There's Been No Shortage Of Growth Recently For Colas' (EPA:RE) Returns On Capital

By
Simply Wall St
Published
January 25, 2022
ENXTPA:RE
Source: Shutterstock

If you're not sure where to start when looking for the next multi-bagger, there are a few key trends you should keep an eye out for. Amongst other things, we'll want to see two things; firstly, a growing return on capital employed (ROCE) and secondly, an expansion in the company's amount of capital employed. If you see this, it typically means it's a company with a great business model and plenty of profitable reinvestment opportunities. With that in mind, we've noticed some promising trends at Colas (EPA:RE) so let's look a bit deeper.

Understanding Return On Capital Employed (ROCE)

If you haven't worked with ROCE before, it measures the 'return' (pre-tax profit) a company generates from capital employed in its business. To calculate this metric for Colas, this is the formula:

Return on Capital Employed = Earnings Before Interest and Tax (EBIT) ÷ (Total Assets - Current Liabilities)

0.09 = €389m ÷ (€10b - €6.0b) (Based on the trailing twelve months to June 2021).

Therefore, Colas has an ROCE of 9.0%. In absolute terms, that's a low return but it's around the Construction industry average of 7.8%.

See our latest analysis for Colas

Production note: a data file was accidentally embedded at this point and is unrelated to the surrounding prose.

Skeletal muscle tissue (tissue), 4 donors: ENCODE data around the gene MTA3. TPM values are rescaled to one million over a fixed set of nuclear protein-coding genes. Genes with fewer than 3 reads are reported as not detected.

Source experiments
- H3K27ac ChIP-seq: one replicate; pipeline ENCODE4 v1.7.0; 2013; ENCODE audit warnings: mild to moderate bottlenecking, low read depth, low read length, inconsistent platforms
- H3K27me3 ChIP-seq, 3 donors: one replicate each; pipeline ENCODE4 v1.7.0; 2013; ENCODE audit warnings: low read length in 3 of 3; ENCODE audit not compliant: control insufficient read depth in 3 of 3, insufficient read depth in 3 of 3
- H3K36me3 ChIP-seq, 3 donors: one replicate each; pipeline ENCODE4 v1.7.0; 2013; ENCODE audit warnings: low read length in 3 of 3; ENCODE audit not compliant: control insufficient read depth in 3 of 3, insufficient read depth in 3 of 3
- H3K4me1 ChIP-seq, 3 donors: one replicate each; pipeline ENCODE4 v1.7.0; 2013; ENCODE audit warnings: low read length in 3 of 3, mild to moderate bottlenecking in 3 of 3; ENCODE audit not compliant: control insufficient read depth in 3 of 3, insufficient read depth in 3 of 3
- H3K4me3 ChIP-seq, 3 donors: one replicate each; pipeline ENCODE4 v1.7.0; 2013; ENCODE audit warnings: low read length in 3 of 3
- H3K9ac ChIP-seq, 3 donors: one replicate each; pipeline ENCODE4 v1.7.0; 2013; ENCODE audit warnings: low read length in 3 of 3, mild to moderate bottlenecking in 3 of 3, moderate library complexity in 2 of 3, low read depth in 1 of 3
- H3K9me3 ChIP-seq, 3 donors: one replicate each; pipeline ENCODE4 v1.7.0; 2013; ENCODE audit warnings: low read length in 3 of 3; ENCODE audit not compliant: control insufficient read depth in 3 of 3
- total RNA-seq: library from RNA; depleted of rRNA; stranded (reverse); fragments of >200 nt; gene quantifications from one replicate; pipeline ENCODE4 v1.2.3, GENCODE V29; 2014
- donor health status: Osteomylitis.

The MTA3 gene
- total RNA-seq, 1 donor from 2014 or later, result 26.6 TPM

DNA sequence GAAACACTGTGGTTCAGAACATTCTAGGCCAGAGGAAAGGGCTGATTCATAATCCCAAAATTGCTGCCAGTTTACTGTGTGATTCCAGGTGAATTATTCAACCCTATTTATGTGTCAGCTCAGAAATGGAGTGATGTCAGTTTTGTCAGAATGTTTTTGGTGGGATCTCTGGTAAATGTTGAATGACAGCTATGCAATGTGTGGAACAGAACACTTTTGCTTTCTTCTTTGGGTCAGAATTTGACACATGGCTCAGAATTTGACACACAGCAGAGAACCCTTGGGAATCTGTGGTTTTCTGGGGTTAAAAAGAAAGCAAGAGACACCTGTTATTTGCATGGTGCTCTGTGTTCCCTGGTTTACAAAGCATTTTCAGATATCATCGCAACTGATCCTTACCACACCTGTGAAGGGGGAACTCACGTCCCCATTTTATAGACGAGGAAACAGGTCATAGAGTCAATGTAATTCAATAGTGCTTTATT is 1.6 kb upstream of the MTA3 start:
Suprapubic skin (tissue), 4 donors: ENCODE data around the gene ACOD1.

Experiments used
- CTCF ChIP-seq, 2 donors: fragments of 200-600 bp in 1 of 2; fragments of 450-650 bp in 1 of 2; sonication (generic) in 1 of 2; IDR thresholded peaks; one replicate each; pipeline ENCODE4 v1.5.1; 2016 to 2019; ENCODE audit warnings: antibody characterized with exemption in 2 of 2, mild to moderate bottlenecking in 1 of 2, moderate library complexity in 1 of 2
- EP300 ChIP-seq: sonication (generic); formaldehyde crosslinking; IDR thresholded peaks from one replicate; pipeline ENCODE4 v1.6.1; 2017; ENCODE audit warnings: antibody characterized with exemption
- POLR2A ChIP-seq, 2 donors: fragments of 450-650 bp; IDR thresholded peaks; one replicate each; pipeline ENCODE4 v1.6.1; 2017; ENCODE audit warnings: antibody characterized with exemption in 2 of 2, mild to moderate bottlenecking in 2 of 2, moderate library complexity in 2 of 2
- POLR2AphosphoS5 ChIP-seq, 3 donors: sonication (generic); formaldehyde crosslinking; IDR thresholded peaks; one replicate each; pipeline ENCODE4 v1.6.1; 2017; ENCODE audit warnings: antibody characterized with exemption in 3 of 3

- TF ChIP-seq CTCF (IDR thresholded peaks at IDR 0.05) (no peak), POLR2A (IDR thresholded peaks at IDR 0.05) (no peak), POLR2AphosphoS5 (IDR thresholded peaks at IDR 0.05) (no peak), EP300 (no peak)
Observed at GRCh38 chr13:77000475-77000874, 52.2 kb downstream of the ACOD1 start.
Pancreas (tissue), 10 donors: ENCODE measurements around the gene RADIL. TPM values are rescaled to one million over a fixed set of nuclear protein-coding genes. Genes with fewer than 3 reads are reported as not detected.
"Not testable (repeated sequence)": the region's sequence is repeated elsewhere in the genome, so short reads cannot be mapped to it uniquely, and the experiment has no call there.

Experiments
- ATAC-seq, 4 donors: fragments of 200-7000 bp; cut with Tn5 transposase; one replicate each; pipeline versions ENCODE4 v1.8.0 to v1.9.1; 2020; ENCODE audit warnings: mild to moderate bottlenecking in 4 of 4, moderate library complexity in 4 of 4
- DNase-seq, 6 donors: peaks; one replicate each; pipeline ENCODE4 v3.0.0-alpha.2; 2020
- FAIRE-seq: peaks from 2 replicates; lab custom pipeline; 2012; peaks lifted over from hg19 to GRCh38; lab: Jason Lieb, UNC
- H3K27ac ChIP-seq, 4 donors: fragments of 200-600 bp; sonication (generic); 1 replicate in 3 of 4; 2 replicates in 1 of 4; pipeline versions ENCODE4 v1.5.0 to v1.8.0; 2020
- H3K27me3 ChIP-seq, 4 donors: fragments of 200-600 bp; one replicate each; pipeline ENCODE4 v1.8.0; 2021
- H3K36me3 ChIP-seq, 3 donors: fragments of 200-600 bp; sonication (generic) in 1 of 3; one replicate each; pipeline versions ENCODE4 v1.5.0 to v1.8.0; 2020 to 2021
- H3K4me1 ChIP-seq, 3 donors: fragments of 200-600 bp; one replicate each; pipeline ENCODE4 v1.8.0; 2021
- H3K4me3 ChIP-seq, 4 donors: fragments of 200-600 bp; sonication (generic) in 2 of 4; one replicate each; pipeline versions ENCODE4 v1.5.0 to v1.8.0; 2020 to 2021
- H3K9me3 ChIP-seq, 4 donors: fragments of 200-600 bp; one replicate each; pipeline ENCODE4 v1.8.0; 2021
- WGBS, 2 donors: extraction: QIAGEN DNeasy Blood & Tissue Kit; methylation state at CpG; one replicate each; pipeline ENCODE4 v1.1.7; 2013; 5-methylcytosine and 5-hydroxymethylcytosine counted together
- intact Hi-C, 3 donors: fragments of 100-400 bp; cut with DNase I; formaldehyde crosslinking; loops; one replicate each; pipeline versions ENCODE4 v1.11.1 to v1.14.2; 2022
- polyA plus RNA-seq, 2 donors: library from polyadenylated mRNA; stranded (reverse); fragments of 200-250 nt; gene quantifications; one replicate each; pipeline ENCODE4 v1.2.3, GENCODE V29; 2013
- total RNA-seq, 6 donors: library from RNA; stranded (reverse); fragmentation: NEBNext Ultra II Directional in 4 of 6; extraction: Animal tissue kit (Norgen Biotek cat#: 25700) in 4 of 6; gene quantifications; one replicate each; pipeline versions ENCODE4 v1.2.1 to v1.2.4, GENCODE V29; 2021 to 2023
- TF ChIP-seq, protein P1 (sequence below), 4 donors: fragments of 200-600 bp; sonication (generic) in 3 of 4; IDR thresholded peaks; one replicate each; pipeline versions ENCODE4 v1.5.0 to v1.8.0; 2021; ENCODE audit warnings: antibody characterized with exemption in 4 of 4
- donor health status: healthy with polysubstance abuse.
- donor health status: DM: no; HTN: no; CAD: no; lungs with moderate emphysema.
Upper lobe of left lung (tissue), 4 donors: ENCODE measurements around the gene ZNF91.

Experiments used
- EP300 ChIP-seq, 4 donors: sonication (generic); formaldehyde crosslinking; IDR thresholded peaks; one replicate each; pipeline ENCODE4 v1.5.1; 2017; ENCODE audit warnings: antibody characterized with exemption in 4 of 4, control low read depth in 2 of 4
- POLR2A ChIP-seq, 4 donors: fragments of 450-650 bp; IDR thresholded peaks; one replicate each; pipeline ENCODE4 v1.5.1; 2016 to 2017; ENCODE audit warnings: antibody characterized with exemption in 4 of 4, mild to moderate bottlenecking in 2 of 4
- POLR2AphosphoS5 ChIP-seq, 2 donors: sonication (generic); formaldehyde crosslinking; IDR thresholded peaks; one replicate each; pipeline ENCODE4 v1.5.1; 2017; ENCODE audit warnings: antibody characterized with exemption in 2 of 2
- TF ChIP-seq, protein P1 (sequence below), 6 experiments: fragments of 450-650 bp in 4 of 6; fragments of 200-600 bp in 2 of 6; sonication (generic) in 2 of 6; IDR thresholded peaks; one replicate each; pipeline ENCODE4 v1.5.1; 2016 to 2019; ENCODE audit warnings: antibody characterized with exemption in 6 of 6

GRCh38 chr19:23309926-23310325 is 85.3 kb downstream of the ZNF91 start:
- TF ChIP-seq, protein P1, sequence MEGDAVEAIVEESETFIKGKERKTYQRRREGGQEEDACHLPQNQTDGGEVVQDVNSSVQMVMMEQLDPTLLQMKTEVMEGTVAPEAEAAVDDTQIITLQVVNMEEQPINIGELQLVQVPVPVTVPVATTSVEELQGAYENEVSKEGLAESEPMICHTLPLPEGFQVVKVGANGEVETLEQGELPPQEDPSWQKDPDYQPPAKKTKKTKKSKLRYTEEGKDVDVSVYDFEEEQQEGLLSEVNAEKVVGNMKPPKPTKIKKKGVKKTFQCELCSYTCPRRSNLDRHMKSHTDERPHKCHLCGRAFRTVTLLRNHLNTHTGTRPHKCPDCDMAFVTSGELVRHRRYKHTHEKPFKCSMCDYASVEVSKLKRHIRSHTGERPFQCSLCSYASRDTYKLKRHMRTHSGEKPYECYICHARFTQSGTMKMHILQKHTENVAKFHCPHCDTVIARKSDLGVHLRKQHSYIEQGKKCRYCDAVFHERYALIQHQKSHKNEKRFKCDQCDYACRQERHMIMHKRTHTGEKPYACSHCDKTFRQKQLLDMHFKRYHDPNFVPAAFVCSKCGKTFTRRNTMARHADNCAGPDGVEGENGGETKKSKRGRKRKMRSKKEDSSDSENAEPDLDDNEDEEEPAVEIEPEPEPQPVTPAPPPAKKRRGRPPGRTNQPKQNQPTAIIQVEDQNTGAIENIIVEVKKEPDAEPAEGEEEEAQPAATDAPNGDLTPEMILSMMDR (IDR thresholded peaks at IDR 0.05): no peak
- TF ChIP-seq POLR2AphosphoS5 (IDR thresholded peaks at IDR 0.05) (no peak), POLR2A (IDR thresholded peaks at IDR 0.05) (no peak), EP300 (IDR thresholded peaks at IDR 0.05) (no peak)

roce
ENXTPA:RE Return on Capital Employed January 25th 2022

Historical performance is a great place to start when researching a stock so above you can see the gauge for Colas' ROCE against it's prior returns. If you're interested in investigating Colas' past further, check out this free graph of past earnings, revenue and cash flow.

The Trend Of ROCE

While in absolute terms it isn't a high ROCE, it's promising to see that it has been moving in the right direction. Over the last five years, returns on capital employed have risen substantially to 9.0%. Basically the business is earning more per dollar of capital invested and in addition to that, 21% more capital is being employed now too. The increasing returns on a growing amount of capital is common amongst multi-baggers and that's why we're impressed.

On a separate but related note, it's important to know that Colas has a current liabilities to total assets ratio of 58%, which we'd consider pretty high. This can bring about some risks because the company is basically operating with a rather large reliance on its suppliers or other sorts of short-term creditors. Ideally we'd like to see this reduce as that would mean fewer obligations bearing risks.

What We Can Learn From Colas' ROCE

To sum it up, Colas has proven it can reinvest in the business and generate higher returns on that capital employed, which is terrific. Since the stock has only returned 0.1% to shareholders over the last five years, the promising fundamentals may not be recognized yet by investors. So exploring more about this stock could uncover a good opportunity, if the valuation and other metrics stack up.

Colas does come with some risks though, we found 2 warning signs in our investment analysis, and 1 of those is significant...

If you want to search for solid companies with great earnings, check out this free list of companies with good balance sheets and impressive returns on equity.

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